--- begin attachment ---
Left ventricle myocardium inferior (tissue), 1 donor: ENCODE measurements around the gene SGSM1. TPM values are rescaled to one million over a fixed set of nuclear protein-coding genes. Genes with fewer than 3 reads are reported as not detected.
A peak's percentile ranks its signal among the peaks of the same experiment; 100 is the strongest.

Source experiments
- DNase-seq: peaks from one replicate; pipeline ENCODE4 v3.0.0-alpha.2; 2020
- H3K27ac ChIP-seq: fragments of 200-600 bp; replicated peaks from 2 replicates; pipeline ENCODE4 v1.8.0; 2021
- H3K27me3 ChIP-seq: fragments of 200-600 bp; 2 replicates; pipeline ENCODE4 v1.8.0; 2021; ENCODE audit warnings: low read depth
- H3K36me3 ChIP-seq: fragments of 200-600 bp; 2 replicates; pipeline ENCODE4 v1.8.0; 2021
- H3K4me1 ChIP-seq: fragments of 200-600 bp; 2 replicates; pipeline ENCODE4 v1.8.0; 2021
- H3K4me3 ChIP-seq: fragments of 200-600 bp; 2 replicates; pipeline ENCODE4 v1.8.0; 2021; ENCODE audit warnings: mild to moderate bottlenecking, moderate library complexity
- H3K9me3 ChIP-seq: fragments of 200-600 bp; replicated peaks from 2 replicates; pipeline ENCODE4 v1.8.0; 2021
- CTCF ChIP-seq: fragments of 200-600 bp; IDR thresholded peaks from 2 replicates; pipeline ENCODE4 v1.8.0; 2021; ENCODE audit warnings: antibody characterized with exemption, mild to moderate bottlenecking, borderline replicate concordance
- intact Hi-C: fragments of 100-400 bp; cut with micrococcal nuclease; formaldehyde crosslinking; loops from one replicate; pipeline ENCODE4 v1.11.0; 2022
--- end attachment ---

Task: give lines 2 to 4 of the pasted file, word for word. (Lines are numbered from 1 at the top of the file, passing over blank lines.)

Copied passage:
A peak's percentile ranks its signal among the peaks of the same experiment; 100 is the strongest.

Source experiments
- DNase-seq: peaks from one replicate; pipeline ENCODE4 v3.0.0-alpha.2; 2020